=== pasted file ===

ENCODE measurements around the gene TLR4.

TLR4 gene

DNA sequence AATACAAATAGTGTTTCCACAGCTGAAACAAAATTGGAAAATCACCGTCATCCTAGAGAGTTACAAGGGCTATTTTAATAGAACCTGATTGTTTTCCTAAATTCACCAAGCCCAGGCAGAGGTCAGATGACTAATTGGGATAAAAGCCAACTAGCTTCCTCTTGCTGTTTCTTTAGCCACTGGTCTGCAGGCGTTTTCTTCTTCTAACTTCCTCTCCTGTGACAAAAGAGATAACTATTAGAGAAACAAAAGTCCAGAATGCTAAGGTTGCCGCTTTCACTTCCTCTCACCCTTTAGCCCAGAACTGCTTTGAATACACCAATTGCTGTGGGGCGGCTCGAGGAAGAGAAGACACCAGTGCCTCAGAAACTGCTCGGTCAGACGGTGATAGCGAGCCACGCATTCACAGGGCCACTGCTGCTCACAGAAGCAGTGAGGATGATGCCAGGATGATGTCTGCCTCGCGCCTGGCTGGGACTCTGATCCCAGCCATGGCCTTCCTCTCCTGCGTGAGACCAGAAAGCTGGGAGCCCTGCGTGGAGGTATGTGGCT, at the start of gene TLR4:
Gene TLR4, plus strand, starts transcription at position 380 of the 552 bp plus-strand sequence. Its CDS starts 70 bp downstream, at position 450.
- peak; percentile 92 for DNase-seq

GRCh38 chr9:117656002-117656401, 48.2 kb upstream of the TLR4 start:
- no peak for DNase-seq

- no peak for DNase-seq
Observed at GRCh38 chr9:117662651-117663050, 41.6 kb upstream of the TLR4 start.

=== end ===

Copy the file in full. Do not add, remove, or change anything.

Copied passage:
ENCODE measurements around the gene TLR4.

TLR4 gene

DNA sequence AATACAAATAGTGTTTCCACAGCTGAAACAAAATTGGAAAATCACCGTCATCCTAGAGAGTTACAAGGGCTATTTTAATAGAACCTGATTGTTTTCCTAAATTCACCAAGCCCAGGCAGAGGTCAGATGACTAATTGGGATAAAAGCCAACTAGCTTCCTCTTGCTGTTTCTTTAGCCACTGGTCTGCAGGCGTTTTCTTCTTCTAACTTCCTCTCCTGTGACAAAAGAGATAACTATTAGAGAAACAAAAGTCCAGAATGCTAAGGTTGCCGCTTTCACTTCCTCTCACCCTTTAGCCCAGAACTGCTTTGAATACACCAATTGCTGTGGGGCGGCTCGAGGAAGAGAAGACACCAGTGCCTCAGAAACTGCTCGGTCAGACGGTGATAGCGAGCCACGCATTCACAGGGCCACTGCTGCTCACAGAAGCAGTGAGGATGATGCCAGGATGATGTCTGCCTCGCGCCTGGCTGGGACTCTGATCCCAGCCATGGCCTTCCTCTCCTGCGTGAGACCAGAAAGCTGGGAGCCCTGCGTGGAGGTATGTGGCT, at the start of gene TLR4:
Gene TLR4, plus strand, starts transcription at position 380 of the 552 bp plus-strand sequence. Its CDS starts 70 bp downstream, at position 450.
- peak; percentile 92 for DNase-seq

GRCh38 chr9:117656002-117656401, 48.2 kb upstream of the TLR4 start:
- no peak for DNase-seq

- no peak for DNase-seq
Observed at GRCh38 chr9:117662651-117663050, 41.6 kb upstream of the TLR4 start.